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Additive manufacturing: global standardisation experts meet at Cetim

From September 16 thto 20 th, Cetim will host the annual plenary meeting of ISO’s Additive manufacturing committee (TC 261) and ASTM International’s Committee on Additive manufacturing (F42) for a week focussing on efforts to harmonise additive manufacturing standards!


The international community working on standardisation in additive manufacturing has found a new home base. Indeed, as of September 16 ththe two additive manufacturing committees, ASTM 42 and ISO / TC 261, will be meeting at the Cetim Senlis facility for their annual work meeting. The event is being organised by UNM (French standardisation office for mechanical engineering) with support from Cetim and will bring together a diverse group of some one hundred industry experts including manufacturers, technicians, users, academics, policymakers, competitive clusters and representatives from other standardisation committees concerned by additive manufacturing to jointly advance work on standardisation in this high-potential sector.


A history of harmonisation

In 2011, as part of a strategic alliance in the fast-growing field, the International Organisation for Standardisation (ISO) and ASTM International decided to establish a framework agreement enabling both parties to concertedly create international standards. The UNM 920 commission, France’s representative on both the ISO/TC 261 and the European committee CEN/TC 438, enables French stakeholders to work with 22 other countries in this area. One notable example of this international cooperation led by France is the standard EN ISO/ASTM 52901, published in October 2018, which lays down guidelines for purchased parts made by additive manufacturing. Initially a French standard, it was extended to the international level and subsequently accepted by the American committee ASTM and the ISO international committee and later by the European Committee for Standardisation (CEN). Given that it is common to the three organisations it is one of the first globally applicable standards. Accordingly, compliance with this standard provides manufacturers with opportunities for market penetration that transcend all borders.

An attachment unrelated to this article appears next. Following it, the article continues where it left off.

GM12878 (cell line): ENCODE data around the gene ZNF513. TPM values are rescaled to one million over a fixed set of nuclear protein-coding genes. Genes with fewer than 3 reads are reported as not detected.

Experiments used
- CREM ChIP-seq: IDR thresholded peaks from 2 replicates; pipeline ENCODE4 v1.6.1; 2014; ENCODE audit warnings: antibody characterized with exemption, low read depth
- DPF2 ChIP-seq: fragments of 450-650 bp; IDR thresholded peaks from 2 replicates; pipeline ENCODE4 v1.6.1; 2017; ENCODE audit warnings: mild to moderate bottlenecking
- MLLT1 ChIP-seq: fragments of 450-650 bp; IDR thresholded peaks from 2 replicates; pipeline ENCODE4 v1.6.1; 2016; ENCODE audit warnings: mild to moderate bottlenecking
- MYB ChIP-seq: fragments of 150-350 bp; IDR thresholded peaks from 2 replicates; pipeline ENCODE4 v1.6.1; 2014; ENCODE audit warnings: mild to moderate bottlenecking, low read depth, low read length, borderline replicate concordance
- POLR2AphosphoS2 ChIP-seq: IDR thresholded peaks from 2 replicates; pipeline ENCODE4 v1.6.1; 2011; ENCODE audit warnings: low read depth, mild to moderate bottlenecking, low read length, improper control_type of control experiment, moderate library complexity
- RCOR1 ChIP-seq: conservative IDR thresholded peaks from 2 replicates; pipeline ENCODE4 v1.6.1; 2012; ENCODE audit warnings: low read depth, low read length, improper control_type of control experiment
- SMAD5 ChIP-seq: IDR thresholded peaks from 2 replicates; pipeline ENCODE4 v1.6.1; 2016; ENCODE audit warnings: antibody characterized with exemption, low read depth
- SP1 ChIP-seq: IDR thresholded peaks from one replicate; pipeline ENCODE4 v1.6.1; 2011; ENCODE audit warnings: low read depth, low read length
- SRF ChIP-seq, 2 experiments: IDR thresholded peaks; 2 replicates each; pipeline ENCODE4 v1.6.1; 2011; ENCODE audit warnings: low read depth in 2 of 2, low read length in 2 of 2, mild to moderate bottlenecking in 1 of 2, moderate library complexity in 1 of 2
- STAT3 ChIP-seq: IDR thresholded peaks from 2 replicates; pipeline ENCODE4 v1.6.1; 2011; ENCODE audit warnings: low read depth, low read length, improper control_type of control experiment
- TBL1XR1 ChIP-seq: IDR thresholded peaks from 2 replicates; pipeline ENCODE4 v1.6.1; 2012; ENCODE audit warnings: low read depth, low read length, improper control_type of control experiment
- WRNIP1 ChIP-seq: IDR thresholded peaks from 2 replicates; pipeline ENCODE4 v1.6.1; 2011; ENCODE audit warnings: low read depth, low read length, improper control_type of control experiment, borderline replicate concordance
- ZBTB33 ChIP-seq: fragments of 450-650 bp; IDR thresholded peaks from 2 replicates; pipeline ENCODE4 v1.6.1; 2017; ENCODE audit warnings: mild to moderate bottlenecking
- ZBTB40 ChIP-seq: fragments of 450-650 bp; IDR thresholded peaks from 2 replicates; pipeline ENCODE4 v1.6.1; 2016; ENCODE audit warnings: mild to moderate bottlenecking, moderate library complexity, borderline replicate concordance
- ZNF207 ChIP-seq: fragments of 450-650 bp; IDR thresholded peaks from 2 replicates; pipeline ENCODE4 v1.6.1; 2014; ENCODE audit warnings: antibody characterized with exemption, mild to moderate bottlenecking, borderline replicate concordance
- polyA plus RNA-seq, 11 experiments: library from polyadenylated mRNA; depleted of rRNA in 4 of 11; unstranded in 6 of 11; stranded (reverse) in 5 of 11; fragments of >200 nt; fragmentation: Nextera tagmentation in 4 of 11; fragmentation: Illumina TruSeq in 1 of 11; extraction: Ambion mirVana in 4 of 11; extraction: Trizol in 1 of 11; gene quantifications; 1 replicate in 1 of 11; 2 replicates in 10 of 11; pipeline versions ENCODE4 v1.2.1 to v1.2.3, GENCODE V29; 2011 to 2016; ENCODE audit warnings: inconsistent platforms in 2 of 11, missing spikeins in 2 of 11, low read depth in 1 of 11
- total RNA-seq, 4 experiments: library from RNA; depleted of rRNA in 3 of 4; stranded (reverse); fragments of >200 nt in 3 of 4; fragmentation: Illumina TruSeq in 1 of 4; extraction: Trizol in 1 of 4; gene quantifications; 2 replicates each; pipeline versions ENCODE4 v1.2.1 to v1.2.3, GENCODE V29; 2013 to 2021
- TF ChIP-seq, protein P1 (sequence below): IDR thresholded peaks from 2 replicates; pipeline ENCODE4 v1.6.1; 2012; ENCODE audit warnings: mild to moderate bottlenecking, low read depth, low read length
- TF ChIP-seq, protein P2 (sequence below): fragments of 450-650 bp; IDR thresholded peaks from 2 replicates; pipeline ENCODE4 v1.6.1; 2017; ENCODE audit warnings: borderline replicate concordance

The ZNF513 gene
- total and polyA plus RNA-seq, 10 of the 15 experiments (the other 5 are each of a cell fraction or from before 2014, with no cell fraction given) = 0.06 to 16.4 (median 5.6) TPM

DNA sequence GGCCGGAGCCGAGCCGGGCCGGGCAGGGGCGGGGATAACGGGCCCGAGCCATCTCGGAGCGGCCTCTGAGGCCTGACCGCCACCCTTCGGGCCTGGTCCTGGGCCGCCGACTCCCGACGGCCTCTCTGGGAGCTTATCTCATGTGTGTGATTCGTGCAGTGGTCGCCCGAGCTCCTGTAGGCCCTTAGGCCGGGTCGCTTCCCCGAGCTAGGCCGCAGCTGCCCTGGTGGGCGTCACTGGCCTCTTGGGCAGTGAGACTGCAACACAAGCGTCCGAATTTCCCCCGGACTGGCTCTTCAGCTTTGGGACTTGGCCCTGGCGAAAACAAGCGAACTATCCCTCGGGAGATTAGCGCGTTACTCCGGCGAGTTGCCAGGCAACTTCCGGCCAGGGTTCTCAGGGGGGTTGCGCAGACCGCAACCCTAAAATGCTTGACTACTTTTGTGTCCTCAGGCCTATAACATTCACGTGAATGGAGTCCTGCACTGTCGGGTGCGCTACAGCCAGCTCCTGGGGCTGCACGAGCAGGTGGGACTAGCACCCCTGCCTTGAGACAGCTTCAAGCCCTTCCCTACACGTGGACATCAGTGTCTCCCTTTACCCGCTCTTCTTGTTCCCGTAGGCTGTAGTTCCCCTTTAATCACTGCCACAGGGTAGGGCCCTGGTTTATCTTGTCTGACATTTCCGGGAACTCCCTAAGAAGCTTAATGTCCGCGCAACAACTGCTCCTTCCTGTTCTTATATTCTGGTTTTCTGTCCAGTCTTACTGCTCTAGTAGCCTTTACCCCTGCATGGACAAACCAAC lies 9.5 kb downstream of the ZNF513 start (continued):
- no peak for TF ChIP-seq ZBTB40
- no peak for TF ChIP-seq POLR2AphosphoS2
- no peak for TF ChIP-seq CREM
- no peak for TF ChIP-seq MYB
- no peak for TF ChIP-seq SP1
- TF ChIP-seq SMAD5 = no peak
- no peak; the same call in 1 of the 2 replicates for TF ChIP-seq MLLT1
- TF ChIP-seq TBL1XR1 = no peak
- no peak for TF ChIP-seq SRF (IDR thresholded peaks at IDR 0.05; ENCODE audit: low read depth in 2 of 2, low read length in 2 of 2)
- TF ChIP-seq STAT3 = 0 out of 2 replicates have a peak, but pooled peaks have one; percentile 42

An in-depth look at additive manufacturing

To take things a step further, this successful cooperation will be strengthened this week via a rich and varied programme focused on issues such as standardised sample parts, non-destructive testing, consideration of the environment , safe and healthy use of metallic materials, specifications for the design of powder bed fusion, digitisation, post processes, among others. The topics covered apply to materials, processes, markets as well as the medical, aeronautics and space sectors in addition to workforce skills qualification.

Cetim will be heading up a joint session between the ISO and ASTM committees centred on testing methods. This is only one aspect of Cetim’s involvement as it has also provided input in the development of standards ISO / ASTM 52911-1 and 2 “Additive manufacturing – Design – Laser-based powder bed fusion of metals” which are now available to manufacturers worldwide.


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